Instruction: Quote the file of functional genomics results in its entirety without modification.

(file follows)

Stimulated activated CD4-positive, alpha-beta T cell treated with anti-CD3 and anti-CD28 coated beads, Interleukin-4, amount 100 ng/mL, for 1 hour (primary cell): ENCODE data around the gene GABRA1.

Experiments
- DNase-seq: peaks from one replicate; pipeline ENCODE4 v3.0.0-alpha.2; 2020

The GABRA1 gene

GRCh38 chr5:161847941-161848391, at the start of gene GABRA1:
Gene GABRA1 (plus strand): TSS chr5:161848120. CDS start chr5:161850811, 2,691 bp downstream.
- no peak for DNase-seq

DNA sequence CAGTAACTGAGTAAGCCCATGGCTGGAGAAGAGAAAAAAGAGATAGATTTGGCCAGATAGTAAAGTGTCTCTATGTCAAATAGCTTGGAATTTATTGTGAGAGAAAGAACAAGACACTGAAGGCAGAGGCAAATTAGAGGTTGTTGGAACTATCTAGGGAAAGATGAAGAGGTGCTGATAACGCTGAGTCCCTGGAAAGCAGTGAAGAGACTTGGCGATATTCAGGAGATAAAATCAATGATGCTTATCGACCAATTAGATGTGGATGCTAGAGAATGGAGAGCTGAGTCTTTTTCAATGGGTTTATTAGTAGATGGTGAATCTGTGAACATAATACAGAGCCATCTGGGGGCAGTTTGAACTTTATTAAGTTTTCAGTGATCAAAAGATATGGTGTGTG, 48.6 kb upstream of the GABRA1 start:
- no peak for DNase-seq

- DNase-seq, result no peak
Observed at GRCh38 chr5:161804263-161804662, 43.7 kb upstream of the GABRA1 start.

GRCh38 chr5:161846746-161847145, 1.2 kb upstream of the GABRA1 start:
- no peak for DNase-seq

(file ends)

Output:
Stimulated activated CD4-positive, alpha-beta T cell treated with anti-CD3 and anti-CD28 coated beads, Interleukin-4, amount 100 ng/mL, for 1 hour (primary cell): ENCODE data around the gene GABRA1.

Experiments
- DNase-seq: peaks from one replicate; pipeline ENCODE4 v3.0.0-alpha.2; 2020

The GABRA1 gene

GRCh38 chr5:161847941-161848391, at the start of gene GABRA1:
Gene GABRA1 (plus strand): TSS chr5:161848120. CDS start chr5:161850811, 2,691 bp downstream.
- no peak for DNase-seq

DNA sequence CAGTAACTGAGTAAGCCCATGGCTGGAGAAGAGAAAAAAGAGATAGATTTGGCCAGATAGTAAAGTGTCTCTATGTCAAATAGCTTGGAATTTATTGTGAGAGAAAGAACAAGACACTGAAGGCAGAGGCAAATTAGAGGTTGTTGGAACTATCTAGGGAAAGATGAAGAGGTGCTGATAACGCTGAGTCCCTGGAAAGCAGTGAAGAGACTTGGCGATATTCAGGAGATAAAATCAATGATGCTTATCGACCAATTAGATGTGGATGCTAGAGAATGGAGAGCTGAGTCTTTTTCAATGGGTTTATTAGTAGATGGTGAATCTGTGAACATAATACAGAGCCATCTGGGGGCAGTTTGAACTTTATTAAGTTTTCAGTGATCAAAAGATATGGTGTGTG, 48.6 kb upstream of the GABRA1 start:
- no peak for DNase-seq

- DNase-seq, result no peak
Observed at GRCh38 chr5:161804263-161804662, 43.7 kb upstream of the GABRA1 start.

GRCh38 chr5:161846746-161847145, 1.2 kb upstream of the GABRA1 start:
- no peak for DNase-seq